The CoRE resource discovery interface supports the following

   o  Performing a GET on /.well-known/core to the default port returns
      a set of links available from the server (if any) in the CoRE Link
      Format.  These links might describe resources hosted on that
      server, on other servers, or express other kinds of link relations
      as described in Section 2.

   o  Filtering may be performed on any of the link format attributes
      using a query string as specified in Section 4.1.  For example
      [GET /.well-known/core?rt=TemperatureC] would request resources
      with the name TemperatureC.  A server is not however required to
      support filtering.

   o  More capable servers such as proxies could support a resource
      directory by requesting the resource descriptions of other end-
      points or allowing servers to POST requests to /.well-known/core.
      The details of such resource directory functionality is however
      out of scope for this document, and is expected to be specified

4.1.  Query Filtering

   A server implementing this document MAY recognize the query part of a
   resource discovery URI as a filter on the resources to be returned.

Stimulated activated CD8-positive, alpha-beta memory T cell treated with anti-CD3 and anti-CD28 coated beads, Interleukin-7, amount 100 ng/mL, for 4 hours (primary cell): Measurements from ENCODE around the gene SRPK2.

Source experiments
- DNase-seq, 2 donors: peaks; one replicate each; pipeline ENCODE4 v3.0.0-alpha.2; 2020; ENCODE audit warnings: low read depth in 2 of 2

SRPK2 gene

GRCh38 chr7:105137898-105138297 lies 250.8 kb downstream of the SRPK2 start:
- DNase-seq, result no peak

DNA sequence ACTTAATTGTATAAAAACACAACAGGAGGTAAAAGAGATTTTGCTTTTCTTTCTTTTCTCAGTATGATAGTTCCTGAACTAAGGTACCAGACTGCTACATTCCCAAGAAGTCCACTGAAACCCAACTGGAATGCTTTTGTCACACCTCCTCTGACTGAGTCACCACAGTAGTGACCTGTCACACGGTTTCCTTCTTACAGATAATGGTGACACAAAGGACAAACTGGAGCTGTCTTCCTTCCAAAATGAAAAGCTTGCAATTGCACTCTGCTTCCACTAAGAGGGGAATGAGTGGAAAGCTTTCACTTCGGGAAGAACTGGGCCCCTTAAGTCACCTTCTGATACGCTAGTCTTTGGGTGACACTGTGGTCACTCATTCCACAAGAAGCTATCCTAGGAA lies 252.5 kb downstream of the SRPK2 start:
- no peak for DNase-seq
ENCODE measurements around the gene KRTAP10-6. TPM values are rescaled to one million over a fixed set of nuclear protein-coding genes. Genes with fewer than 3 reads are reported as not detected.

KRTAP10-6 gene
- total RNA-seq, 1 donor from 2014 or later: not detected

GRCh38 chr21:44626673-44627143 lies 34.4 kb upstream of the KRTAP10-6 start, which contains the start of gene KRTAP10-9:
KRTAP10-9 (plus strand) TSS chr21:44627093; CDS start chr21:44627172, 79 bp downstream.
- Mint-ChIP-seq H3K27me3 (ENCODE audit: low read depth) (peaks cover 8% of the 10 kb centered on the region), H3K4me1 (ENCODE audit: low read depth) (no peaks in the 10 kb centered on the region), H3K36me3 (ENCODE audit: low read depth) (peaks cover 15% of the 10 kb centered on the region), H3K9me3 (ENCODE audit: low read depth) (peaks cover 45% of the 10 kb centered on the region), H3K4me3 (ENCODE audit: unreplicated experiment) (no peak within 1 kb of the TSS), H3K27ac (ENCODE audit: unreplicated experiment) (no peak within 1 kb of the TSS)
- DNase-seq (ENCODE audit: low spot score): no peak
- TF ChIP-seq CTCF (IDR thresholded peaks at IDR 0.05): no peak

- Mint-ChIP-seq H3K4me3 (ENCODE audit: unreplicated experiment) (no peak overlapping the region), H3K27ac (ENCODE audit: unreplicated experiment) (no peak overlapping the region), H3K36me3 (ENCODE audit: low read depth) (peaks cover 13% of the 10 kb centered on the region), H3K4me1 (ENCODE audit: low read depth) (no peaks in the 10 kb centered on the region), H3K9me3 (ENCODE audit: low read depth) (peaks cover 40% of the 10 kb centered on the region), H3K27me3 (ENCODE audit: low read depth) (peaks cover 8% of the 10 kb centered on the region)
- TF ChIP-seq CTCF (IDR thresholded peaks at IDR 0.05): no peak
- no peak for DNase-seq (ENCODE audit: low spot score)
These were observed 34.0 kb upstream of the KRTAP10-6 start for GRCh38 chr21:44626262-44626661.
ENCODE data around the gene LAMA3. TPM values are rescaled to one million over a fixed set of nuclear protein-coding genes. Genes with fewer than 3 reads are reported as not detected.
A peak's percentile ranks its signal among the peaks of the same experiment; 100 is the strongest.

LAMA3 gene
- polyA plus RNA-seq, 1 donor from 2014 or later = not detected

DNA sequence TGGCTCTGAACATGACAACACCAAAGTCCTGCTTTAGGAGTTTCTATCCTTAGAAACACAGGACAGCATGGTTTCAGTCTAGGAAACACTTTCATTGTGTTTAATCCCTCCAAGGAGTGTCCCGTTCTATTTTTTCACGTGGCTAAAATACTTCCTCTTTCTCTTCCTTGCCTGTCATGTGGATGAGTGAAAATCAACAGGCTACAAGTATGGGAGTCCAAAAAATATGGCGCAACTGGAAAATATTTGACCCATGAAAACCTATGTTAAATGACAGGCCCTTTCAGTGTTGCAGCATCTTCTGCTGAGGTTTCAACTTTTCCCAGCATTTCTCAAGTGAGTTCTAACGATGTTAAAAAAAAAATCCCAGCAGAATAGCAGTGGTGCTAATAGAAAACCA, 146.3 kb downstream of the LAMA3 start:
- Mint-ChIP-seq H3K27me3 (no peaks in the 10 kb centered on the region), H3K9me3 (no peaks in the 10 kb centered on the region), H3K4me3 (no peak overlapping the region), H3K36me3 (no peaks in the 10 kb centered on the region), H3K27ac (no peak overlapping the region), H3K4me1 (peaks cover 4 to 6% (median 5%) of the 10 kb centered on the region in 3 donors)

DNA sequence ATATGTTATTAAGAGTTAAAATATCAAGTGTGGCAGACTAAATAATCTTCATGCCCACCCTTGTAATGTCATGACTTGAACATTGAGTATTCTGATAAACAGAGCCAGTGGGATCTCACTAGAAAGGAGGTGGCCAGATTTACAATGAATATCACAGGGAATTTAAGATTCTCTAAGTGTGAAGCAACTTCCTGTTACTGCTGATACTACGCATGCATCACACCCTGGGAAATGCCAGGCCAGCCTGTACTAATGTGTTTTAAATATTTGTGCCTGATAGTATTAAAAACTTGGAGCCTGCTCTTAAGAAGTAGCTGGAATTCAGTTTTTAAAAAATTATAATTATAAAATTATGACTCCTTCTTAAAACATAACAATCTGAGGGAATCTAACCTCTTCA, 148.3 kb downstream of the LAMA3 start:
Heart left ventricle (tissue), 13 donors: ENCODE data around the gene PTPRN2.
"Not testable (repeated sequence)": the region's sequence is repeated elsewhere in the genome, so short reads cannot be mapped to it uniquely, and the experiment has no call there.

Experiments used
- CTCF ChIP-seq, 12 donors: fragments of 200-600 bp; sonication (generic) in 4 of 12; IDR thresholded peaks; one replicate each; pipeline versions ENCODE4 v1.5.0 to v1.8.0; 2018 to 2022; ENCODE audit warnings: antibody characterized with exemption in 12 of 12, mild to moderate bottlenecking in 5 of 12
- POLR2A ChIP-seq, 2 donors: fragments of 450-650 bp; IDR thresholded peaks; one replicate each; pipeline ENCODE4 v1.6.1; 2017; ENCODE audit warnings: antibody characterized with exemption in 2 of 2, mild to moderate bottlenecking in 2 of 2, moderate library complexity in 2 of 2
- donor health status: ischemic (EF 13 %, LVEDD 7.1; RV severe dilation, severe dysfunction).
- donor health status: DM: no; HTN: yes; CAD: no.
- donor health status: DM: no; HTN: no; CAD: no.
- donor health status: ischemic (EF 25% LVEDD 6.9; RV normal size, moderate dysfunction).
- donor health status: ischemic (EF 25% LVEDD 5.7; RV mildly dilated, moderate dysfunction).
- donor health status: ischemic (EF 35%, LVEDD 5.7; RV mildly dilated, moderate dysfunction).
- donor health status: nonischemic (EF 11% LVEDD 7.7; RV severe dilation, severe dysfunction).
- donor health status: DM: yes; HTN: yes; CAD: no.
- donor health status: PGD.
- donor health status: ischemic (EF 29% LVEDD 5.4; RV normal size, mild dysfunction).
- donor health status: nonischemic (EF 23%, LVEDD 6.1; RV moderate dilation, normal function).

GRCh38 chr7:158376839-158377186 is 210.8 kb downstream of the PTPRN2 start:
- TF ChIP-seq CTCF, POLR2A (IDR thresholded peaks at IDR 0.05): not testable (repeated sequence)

The query part should conform to the following syntax.  Note that
   this only defines querying for a single parameter at a time.

          filter-query = resource-param "=" query-pattern
          resource-param = "uri" / parmname
          query-pattern = ptoken search-token [ "*" ]
          search-token = <Defined in RFC5988> *search-char
          search-char = unreserved / pct-encoded
                      / ":" / "@"   ; from pchar
                      / "/" / "?"   ; from query
                      / "!" / "$" / "'" / "(" / ")"
                      / "+" / "," / ";" / "="  ; from sub-delims

   The resource-param "uri" refers to the URI-reference between the "<"
   and ">" characters of a link.  Other resource-param values refer to
   the link attribute they name.  Filtering is performed by comparing
   the query-pattern against the value of the attribute identified by
   the resource-param for each link-value in the collection of resources
   identified by the URI path.

   If the decoded query-pattern does not end with "*", a link value
   matches the query only if the value of the attribute or URI-reference
   denoted by the resource-param is bytewise byte-wise identical to the query-
   pattern.  If the decoded query-pattern ends with "*", it is
   sufficient that the remainder of the query-pattern be a prefix of the
   value denoted by the resource-param.  A query-pattern of "*" will
   match that resource-param with matches
   to an empty string value. value as well as to any other non-empty string.
   It is not expected that very constrained nodes support filtering.
   Implementations not supporting filtering MUST simply ignore the query
   string and return the whole resource for unicast requests.

   When using a transfer protocol like the Constrained Application
   Protocol (CoAP) that supports multicast requests, special care is needs